At $17, this is the Black Label burger of veggie burgers. And like its beefy counterpart, it’s worth every penny. Grains (quinoa, farro) and umami (smoked mushrooms, miso) give chef Joseph Buenconsejo’s patty a rich earthiness. Served on a brioche bun, it comes draped in melted provolone and smoked cheddar. A barrage of condiments — raw tomato and red onion, upland cress, mustard-yuzu aioli, and both smoked-paprika-pickled and smoked-and-caramelized onions — up the ante with bursts of spice and piquancy. As for the value, it does come with nicely crisp jalapeño tater tots. Jennifer Lim and Ben Sandler, who own the vegetable-friendly Lower East Side cider bar, offer the burger during brunch and weeknight happy hour only. (ZF)

5 Napkin's beet-based burger
5 Napkin’s beet-based burger

4. 5 Napkin Burger (Multiple locations)
Among the many oversized burgers at this local chain, the one without meat is almost tauntingly better than all the rest. Its sturdy multigrain bun holds a thick magenta patty of beets, black beans, carrots, jalapeños, and grains. Lettuce, tomatoes, and pickles all represent generously, and a seeming ladleful of 5N sauce — a distant relative of Russian dressing — almost pulls this sandwich into deli territory. (ZF)

No. 7 Veggie's "Total Vegetarian Chaos & Destruction"
No. 7 Veggie’s “Total Vegetarian Chaos & Destruction”

3. No. 7 Veggie (45th Street at Vanderbilt Avenue)
At this stall inside midtown’s Urbanspace Vanderbilt food hall, the No. 7 team delivers broccoli tacos and a trio of fast-food-style burgers made from mushrooms, seitan, and roasted broccoli. They’re hard-seared like Shake Shack’s smashed burgers, and these patties sport a similarly admirable crust. The standard entry ($6) yields ketchup, pickles, and caramelized onions; a “deluxe” ($7) adds lettuce, tomato, mayo, and mustard. But as with most veggie burgers, the magic happens outside of the patty itself. The “Total Vegetarian Chaos & Destruction” (the most expensive sandwich, at $8) layers on smashed avocado, colby jack cheese, pickled beets, griddled onions, and steak sauce. Chef Tyler Kord also throws a bone to carnivores with an optional pungent bacon-scallion relish. (ZF)

Blue Hill pulp burger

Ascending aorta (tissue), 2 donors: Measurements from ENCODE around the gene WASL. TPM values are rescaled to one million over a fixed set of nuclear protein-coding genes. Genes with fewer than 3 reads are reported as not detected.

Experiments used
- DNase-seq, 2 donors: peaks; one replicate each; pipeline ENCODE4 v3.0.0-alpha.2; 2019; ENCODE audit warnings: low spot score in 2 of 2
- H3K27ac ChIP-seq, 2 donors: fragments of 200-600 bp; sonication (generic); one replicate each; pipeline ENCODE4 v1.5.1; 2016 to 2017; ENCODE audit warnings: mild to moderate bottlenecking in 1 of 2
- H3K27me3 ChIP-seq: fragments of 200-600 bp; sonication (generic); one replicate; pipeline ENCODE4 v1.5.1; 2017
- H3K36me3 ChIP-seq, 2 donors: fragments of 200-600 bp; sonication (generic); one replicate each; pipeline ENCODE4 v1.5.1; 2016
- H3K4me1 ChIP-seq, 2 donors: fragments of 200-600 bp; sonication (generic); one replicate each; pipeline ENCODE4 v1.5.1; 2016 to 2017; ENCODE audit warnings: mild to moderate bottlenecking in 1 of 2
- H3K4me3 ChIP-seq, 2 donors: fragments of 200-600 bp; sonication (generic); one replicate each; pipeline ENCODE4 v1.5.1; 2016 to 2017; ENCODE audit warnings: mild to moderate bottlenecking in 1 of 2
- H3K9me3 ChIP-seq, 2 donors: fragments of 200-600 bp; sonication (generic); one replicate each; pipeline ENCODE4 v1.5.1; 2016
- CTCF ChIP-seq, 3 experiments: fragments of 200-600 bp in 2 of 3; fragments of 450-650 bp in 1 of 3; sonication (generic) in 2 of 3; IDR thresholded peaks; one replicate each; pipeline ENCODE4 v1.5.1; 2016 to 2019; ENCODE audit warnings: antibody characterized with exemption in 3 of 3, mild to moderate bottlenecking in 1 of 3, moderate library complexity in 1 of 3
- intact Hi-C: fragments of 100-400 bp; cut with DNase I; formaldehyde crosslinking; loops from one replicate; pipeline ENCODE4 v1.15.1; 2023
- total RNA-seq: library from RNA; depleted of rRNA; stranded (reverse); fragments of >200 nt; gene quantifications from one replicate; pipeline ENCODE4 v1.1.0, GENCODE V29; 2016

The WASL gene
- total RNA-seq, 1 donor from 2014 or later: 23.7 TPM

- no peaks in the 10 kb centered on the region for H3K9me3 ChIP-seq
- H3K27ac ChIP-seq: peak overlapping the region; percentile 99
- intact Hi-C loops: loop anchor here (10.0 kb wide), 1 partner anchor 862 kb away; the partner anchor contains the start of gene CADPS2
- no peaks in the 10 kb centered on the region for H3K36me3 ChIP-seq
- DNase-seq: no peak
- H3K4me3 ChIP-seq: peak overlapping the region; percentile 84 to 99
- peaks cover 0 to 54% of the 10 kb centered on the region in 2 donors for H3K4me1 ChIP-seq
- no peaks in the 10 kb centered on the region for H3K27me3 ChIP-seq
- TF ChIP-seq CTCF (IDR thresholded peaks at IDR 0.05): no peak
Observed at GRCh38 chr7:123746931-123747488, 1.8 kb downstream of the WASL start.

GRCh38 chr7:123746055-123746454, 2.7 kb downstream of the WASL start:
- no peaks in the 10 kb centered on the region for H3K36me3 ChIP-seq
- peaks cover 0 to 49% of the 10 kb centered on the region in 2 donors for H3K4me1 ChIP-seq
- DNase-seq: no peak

Blue Hill pulp burger

2. Blue Hill (75 Washington Place, 212-539-1776)
Dan Barber made waves with his wastED pop-up, which sought (and largely succeeded) to make edible magic out of “ignored or un-coveted” ingredients. His burger made from the vegetable and fruit pulp left over from Liquiteria’s juice presses (dyed pink with beets) was one of the most successful dishes of that experiment’s run. Now it’s available as part of a $62 “Cook’s Feast” offered at the bar. Somehow, this fancy sandwich — served on repurposed Balthazar bread — manages to stand out in a meal that includes dishes like golden beets with seckel pears and pickled green walnuts. Barber’s burger has a believably meaty texture and some seriously flavorful accoutrements, like “rejected” beet ketchup, pickle ends, and grassy cheese from a Vermont dairy. (ZF)

The Pickle Shack's veggie burger
The Pickle Shack’s veggie burger

1. Pickle Shack (256 Fourth Avenue, Brooklyn; 347-763-2127)
Neal Harden makes one luxuriously messy non-meat burger at this Park Slope vegetarian gastropub from the owners of local picklers Brooklyn Brine and Delaware’s Dogfish Head Brewery. The house-made patty — a mixture of beets and grilled vegetables that goes heavy on the mushrooms — packs some serious heft within its squishy griddled potato bun. The kitchen slathers on ketchup and garlicky aioli, tucking punchy bread-and-butter pickles underneath. Harden tops the beastly thing with lettuce and caramelized onions for a dose of freshness. And while the sandwich is impressive on its own, you can (and should) add avocado and cheese, including two types of cheddar and vegan cashew cheese. (ZF)